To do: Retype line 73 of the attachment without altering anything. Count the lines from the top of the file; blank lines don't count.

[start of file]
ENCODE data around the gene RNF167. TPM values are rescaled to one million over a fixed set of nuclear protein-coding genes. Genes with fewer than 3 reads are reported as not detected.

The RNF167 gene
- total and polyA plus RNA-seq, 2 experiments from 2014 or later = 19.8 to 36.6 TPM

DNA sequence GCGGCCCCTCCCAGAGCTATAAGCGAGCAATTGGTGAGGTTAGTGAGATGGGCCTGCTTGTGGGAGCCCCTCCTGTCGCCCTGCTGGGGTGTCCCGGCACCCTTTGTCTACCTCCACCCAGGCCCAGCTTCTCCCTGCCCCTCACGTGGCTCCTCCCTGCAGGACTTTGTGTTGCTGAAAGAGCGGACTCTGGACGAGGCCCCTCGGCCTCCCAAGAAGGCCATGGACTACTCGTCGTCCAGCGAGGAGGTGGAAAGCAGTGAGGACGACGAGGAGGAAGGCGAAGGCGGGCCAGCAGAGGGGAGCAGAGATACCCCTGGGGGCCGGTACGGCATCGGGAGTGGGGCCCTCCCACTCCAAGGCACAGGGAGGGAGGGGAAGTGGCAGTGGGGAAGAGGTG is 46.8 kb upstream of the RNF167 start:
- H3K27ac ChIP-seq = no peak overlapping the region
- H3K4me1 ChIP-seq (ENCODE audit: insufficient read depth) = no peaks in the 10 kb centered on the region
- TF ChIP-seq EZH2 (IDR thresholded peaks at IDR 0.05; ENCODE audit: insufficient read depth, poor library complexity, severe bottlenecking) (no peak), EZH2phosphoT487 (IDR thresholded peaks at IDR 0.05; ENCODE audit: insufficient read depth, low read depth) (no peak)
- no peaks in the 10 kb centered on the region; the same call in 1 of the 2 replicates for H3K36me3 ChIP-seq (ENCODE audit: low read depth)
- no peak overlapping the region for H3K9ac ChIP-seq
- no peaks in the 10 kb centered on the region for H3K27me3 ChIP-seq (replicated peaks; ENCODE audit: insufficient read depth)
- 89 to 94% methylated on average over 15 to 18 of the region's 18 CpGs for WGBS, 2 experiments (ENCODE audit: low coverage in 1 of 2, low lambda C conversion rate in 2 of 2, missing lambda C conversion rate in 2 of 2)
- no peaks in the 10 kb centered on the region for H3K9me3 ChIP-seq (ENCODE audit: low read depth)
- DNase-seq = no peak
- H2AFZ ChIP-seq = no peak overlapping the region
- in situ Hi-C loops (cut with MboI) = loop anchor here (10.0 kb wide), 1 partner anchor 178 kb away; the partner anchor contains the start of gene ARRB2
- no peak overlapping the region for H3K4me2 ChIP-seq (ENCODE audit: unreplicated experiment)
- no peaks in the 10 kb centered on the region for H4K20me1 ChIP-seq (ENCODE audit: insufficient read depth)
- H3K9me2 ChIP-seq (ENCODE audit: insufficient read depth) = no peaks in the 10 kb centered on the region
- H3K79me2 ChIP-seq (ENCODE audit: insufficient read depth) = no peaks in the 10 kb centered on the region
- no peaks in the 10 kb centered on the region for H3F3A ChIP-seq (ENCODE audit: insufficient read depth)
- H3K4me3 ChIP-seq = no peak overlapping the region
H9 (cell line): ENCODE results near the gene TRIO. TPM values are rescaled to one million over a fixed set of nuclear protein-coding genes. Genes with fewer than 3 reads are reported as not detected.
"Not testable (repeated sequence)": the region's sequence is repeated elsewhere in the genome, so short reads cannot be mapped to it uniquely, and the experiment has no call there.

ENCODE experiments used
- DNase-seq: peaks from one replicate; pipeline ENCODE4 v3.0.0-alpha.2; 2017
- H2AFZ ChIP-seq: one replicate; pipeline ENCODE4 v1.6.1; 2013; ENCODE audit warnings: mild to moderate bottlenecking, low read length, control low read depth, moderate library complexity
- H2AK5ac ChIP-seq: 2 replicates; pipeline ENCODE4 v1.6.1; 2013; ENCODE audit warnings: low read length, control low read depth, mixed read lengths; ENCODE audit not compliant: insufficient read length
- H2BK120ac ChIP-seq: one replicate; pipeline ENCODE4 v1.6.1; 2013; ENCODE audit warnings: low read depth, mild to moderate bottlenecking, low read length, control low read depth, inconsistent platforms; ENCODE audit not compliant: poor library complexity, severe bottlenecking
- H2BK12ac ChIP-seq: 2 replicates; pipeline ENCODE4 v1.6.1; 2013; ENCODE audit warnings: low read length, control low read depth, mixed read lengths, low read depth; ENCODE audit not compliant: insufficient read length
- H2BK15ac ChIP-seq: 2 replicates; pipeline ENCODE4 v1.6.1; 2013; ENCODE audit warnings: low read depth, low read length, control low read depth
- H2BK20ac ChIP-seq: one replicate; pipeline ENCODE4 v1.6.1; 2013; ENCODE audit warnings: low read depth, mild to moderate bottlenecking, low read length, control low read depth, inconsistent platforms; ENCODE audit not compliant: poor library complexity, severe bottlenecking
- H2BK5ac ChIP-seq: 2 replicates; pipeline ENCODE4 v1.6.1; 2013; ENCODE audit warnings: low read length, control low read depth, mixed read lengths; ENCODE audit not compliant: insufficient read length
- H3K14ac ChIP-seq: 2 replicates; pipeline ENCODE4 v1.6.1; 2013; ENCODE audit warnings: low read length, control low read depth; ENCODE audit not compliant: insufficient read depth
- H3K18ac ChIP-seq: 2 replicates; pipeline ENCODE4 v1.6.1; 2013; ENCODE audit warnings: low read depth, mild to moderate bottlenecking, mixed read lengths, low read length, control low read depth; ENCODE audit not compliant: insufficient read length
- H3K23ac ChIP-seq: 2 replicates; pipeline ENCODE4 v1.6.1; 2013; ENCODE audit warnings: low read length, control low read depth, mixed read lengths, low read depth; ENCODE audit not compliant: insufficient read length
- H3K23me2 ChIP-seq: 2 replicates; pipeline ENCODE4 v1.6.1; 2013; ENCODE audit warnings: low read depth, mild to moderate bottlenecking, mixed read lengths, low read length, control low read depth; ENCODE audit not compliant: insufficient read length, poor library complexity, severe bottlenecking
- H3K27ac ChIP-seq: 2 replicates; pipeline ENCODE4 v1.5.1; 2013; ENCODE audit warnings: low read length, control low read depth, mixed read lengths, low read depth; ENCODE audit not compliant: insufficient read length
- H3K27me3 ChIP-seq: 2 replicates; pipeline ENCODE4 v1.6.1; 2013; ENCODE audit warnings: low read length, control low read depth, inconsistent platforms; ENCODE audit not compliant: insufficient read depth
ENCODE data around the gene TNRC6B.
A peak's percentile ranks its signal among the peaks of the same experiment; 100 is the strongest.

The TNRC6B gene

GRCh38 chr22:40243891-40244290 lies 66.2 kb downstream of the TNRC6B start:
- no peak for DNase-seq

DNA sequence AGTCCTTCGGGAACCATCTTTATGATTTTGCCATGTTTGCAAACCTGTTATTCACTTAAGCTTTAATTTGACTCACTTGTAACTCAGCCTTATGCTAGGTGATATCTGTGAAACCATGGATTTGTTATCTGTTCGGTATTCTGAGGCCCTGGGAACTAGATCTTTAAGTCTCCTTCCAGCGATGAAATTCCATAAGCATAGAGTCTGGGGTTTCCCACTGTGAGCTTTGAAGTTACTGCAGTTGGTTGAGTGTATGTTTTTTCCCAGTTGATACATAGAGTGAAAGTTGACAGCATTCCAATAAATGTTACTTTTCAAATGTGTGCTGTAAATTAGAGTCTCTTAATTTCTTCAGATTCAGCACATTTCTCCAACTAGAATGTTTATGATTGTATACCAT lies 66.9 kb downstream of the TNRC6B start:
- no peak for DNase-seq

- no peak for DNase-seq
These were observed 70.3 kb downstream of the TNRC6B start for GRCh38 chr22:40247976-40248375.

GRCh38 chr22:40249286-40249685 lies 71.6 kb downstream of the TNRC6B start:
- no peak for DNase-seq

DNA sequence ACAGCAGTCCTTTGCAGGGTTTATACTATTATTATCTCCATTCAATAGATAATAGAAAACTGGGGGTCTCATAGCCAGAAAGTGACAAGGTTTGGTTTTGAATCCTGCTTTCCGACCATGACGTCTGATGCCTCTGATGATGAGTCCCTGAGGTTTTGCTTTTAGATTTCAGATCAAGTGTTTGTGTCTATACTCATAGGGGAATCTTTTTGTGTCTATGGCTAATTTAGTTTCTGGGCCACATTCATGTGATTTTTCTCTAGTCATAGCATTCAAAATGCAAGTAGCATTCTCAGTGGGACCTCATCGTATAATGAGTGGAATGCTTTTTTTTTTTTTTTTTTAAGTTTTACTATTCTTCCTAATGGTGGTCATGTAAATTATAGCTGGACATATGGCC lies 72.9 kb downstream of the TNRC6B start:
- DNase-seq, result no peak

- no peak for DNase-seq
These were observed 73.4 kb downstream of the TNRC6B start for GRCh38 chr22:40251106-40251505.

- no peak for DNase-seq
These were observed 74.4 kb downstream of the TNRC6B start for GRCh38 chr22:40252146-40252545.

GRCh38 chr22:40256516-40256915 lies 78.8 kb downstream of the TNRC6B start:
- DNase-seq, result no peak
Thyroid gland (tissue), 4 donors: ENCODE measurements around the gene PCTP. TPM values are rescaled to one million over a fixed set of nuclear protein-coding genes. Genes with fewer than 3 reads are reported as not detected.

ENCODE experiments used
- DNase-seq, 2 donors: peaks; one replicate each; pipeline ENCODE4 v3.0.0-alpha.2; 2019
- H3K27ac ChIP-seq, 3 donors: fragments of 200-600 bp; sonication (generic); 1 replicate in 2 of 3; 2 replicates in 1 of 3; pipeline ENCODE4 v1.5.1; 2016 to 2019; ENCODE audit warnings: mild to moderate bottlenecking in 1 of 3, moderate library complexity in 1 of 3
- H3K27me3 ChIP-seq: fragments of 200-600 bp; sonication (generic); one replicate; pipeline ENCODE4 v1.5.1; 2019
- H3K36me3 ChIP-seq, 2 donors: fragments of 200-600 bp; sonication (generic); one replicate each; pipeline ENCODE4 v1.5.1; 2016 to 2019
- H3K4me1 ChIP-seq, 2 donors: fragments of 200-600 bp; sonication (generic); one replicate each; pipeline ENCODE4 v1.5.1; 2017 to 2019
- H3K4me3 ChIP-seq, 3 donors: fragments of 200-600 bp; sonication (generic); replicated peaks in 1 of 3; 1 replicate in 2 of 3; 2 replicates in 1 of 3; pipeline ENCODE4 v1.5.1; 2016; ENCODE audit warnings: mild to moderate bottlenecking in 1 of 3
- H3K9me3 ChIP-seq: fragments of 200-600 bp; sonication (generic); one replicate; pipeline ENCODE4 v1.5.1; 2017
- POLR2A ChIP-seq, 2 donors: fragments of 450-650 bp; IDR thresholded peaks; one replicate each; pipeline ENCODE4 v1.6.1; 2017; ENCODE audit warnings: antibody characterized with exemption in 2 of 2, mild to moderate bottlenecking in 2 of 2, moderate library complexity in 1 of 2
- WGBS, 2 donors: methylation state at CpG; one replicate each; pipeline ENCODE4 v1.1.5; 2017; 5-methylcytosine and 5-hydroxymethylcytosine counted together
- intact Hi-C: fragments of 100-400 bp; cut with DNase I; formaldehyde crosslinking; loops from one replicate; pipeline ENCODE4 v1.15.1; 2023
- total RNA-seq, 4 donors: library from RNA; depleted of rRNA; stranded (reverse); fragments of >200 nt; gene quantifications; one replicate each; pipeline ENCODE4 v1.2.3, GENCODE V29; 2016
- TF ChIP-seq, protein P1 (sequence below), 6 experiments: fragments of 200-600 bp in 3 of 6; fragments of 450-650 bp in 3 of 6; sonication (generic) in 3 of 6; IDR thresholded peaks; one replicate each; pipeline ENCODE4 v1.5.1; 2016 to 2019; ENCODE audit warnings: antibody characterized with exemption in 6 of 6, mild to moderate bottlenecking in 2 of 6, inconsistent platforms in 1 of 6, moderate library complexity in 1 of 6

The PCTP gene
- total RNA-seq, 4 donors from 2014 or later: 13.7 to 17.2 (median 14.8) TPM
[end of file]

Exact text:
- total RNA-seq, 4 donors from 2014 or later: 13.7 to 17.2 (median 14.8) TPM